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Oil prices end down despite lower US inventories

Oil prices steadied around 11-1/2-year lows, after rising earlier during the day following Chinese shares higher, as persistent global oversupply and a bleak demand outlook weighed on prices.

[NEW YORK] Oil prices fell to a fresh-multi year low on Wednesday as worries about a longstanding supply glut offset news of a surprise decline in US petroleum inventories.

US benchmark West Texas Intermediate for January delivery fell 35 cents to US$37.16 a barrel on the New York Mercantile Exchange, the lowest close since February 2009.

European benchmark Brent oil for January delivery shed 15 cents to US$40.11 a barrel in London.

Wednesday was the fourth straight day of falling prices. The declines follow a decision Friday by the Organisation of the Petroleum Exporting Countries not to cut output despite the weak global market.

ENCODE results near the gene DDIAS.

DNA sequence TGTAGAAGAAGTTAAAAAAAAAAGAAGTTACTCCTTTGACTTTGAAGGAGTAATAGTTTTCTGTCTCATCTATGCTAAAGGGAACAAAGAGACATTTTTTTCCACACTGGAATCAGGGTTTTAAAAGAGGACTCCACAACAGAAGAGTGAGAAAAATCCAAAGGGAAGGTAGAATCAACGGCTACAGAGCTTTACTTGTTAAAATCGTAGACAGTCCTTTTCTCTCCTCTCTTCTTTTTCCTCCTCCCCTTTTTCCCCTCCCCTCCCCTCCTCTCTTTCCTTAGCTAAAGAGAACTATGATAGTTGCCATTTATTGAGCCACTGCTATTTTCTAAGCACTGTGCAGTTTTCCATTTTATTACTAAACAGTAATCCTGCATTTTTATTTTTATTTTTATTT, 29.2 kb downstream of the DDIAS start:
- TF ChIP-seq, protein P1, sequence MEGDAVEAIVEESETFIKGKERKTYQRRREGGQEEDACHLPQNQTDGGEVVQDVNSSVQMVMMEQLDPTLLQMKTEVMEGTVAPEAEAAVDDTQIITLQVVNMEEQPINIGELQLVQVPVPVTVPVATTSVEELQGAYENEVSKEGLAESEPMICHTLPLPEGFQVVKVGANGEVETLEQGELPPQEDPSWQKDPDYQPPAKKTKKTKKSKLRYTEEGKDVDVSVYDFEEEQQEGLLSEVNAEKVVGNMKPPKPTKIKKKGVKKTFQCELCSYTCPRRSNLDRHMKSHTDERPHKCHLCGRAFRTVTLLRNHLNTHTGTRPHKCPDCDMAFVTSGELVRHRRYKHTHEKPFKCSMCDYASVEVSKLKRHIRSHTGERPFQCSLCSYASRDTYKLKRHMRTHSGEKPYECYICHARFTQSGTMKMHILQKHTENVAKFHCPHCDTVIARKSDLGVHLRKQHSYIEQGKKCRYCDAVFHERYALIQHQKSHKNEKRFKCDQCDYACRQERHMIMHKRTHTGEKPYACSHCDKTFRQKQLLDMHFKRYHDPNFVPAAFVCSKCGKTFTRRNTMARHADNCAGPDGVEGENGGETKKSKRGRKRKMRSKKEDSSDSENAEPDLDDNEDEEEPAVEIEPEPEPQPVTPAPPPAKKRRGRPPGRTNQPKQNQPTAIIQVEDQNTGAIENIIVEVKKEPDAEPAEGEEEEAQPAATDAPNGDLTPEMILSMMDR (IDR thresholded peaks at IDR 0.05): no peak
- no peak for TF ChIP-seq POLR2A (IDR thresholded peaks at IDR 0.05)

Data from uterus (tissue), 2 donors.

Market voices on:

Oil prices spent much of the session in positive territory after a US Department of Energy report showed US oil inventories fell 3.6 million barrels in the week ending December 4.

"We did have a fairly bullish number today on the headline number for crude," said Matt Smith, an energy analyst at ClipperData.

"I still feel like the market is not willing to push too much higher from here, given the backdrop of oversupply we're in." Tim Evans, an analyst at Citi Futures, said some of the data were inconsistent, and may reflect efforts by refiners to reduce year-end inventories for tax purposes.

"This lack of congruence may add a level of confusion in the near term, adding a degree of uncertainty to what is really going on," he said.